Traditionally, we take a nationalist view of our economy. Our politics and economics are wedded in the political economy of the nation state and the nationalist economic policies. This “nationalist paradigm” is, however, showing signs of fatigue: The role of the nation state is diminishing as the economy globalizes; our national accounting systems are less effective, technology forces change; trading blocs are emerging; there is less control of exchange rates; regional economies are restructuring; and competitive environments are changing. This book poses that political jurisdictions are not economies but polities, and explores the complex and important economic implications of this thesis. In reality, metropolitan-centered economic regions are the basic economic units and the building blocks of the U.S. economy. The linked, interdependent system of local economic regions form the U.S. Common Market, which in turn thrives within a global context of mutuality and interdependence. William R. Barnes and Larry C. Ledebur's paradigm shift from the “nation as the economy” to the “national system of local economic regions” changes the framework in which we think about governance and policy and puts this book at the forefront of U.S. economic thought.

The Nation as Economy: Triumph of a Faulty Paradigm

The nation as economy: Triumph of a faulty paradigm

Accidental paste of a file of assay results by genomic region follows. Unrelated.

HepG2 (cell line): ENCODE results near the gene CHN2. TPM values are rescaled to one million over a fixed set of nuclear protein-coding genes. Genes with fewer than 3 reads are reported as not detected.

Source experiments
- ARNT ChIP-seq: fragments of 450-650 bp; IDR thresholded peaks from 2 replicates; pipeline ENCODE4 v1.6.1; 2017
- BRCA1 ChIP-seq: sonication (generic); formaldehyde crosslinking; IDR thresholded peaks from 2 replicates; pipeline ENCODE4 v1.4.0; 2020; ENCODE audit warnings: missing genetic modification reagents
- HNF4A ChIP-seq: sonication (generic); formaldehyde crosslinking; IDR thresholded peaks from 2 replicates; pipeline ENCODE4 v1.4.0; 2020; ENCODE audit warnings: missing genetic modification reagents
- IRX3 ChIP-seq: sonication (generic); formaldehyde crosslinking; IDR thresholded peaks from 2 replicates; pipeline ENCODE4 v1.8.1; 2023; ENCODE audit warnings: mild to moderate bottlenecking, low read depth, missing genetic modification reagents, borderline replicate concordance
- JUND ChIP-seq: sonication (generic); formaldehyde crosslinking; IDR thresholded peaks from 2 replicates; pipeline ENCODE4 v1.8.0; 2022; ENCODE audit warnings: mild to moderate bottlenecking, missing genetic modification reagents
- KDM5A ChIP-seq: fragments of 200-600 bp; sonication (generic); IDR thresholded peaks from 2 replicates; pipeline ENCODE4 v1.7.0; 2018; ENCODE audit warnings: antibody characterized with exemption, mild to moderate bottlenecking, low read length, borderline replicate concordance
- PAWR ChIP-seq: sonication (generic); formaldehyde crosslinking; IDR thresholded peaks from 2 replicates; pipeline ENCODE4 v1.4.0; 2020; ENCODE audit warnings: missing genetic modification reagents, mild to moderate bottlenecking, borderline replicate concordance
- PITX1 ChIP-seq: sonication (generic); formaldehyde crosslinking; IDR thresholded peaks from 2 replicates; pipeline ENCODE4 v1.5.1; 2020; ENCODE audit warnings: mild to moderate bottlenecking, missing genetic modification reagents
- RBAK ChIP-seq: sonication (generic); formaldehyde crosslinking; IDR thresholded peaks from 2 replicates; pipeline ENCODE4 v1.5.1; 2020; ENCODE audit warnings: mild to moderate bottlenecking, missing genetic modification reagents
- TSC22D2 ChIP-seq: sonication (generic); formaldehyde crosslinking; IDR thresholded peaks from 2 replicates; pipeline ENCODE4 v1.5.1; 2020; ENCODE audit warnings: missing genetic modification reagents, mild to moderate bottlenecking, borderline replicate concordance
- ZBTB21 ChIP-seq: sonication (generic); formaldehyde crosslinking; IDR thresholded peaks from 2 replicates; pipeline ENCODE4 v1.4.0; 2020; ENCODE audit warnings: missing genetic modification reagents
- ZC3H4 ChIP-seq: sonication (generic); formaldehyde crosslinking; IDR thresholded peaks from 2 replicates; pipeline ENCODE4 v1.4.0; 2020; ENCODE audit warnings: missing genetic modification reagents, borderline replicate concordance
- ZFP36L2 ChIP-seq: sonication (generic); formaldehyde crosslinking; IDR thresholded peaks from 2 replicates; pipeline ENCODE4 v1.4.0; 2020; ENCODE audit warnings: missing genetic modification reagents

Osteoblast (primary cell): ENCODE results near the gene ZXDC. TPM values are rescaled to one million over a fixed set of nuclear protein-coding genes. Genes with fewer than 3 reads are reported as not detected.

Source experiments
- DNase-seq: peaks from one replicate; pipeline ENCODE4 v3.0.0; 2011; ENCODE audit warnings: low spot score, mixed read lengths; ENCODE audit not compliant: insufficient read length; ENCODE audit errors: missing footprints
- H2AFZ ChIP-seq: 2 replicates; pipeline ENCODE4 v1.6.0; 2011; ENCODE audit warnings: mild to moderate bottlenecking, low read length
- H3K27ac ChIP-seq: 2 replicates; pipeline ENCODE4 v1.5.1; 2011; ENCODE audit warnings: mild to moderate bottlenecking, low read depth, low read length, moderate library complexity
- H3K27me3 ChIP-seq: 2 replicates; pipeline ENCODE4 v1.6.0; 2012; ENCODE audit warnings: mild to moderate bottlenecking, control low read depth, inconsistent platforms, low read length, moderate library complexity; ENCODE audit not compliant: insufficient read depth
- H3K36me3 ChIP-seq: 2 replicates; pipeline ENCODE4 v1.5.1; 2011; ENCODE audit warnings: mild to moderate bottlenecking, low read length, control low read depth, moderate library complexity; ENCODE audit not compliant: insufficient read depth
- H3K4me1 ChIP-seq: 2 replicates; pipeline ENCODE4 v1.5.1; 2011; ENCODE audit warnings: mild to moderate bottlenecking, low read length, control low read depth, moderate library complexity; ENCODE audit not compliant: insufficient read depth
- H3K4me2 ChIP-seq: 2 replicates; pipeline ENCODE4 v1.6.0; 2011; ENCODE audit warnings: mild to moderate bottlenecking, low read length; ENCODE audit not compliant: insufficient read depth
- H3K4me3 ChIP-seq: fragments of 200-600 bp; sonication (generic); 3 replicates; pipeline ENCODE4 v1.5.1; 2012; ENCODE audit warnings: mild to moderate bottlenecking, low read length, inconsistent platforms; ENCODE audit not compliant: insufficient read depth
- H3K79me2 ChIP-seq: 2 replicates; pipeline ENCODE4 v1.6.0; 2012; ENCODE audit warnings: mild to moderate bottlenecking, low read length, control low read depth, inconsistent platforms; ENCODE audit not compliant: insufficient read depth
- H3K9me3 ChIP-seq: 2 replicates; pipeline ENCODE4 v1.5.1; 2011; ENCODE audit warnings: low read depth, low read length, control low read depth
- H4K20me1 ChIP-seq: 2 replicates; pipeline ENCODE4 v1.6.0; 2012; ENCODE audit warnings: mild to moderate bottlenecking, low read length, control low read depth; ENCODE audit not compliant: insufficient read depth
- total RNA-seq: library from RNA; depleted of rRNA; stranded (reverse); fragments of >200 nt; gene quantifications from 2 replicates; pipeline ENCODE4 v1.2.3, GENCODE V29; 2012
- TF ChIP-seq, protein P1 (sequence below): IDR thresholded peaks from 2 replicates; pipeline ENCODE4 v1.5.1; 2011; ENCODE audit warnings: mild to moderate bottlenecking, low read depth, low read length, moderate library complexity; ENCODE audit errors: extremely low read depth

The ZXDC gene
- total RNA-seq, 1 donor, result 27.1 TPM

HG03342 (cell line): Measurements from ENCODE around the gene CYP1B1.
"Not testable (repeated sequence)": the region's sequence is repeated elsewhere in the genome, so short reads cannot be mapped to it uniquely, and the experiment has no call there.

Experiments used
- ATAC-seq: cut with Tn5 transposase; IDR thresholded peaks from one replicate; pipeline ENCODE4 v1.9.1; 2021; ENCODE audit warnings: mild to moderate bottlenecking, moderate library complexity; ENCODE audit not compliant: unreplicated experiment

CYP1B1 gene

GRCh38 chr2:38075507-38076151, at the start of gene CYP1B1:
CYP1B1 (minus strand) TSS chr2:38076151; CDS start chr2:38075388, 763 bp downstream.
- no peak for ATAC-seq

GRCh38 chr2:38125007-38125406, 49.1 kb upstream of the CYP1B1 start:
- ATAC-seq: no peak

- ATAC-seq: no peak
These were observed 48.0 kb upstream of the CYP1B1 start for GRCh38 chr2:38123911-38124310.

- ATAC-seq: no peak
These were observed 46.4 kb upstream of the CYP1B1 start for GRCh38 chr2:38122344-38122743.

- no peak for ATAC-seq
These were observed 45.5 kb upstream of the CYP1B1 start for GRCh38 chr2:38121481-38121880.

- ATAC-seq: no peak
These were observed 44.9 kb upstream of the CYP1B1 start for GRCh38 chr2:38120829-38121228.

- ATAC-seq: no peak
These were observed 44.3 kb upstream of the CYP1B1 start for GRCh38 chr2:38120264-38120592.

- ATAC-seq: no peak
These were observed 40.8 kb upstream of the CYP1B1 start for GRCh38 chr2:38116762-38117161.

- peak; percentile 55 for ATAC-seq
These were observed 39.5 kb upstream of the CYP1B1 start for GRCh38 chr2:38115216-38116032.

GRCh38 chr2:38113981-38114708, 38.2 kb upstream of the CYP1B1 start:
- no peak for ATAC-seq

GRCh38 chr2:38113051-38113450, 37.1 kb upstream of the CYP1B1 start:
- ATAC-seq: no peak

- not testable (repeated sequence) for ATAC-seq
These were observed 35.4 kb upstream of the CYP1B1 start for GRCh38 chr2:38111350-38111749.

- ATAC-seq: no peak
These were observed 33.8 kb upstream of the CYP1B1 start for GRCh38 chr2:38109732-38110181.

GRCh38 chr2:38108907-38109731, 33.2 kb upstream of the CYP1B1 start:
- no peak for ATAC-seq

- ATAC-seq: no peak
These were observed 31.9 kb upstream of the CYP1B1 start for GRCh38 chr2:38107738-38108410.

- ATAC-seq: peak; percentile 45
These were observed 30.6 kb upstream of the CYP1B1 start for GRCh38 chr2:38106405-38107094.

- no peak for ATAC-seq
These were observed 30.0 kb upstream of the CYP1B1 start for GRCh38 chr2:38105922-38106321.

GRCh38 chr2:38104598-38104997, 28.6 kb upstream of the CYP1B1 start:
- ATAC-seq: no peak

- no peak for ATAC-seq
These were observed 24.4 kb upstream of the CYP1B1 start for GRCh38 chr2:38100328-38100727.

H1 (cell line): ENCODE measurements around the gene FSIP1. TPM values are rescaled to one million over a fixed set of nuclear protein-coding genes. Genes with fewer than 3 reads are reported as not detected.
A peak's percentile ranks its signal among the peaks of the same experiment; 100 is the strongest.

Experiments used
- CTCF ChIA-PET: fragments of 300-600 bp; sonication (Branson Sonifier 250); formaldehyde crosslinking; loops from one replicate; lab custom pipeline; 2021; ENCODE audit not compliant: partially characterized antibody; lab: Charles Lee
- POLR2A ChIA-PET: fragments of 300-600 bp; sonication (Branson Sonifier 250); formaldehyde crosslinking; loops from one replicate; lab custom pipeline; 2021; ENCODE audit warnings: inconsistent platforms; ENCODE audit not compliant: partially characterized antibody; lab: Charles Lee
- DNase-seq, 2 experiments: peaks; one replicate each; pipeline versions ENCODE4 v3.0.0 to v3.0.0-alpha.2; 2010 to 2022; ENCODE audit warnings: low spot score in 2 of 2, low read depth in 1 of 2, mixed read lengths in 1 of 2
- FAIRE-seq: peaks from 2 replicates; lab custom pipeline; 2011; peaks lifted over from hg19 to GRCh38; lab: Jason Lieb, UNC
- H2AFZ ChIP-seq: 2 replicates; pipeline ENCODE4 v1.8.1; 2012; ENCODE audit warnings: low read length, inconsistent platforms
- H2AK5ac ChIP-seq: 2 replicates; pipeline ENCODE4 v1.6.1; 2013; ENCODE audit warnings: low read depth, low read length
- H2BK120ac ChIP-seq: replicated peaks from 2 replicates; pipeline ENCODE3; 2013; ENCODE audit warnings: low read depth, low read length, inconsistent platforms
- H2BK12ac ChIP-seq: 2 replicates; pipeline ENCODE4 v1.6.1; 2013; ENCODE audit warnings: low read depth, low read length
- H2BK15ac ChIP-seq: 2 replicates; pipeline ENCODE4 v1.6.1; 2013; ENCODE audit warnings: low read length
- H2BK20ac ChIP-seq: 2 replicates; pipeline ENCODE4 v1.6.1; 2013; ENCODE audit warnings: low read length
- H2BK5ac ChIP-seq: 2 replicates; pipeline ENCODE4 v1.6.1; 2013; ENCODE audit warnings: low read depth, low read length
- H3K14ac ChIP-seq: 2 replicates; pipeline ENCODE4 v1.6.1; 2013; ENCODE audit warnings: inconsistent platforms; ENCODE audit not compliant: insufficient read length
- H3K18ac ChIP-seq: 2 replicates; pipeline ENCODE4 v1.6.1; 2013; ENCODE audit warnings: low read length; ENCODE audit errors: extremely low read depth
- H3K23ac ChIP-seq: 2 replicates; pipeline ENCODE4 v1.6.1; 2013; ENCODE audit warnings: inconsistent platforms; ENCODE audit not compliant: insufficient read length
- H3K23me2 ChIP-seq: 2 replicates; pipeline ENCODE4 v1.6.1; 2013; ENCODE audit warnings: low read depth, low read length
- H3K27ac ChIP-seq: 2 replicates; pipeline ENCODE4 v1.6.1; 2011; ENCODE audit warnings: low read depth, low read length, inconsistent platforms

The economist must become a student of political science in order to answer strictly economic questions.

—Scott Greer, The Emerging City: Myth and Reality1

Most current economic thinking is rooted in the concept that the nation is the operative unit of economic analysis. The origins of this idea are deeply embedded in the historical struggle for ascendancy between city-states and nations as well as in the promise of Keynesian economics that the capitalist demon of the business cycle, recurrent swings of prosperity and wrenching depressions, can be controlled through nationally administered macroeconomic policy.

Historical Perspective: The Rise and Demise of the City-State

In the historical struggle for supremacy, nation-states—the centers of power—gained ...

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